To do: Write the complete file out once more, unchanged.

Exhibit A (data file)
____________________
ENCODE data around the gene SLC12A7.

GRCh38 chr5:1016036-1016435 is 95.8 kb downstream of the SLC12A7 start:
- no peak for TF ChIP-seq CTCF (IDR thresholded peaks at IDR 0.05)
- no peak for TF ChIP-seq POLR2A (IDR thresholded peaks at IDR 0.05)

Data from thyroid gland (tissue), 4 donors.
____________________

ENCODE data around the gene SLC12A7.

GRCh38 chr5:1016036-1016435 is 95.8 kb downstream of the SLC12A7 start:
- no peak for TF ChIP-seq CTCF (IDR thresholded peaks at IDR 0.05)
- no peak for TF ChIP-seq POLR2A (IDR thresholded peaks at IDR 0.05)

Data from thyroid gland (tissue), 4 donors.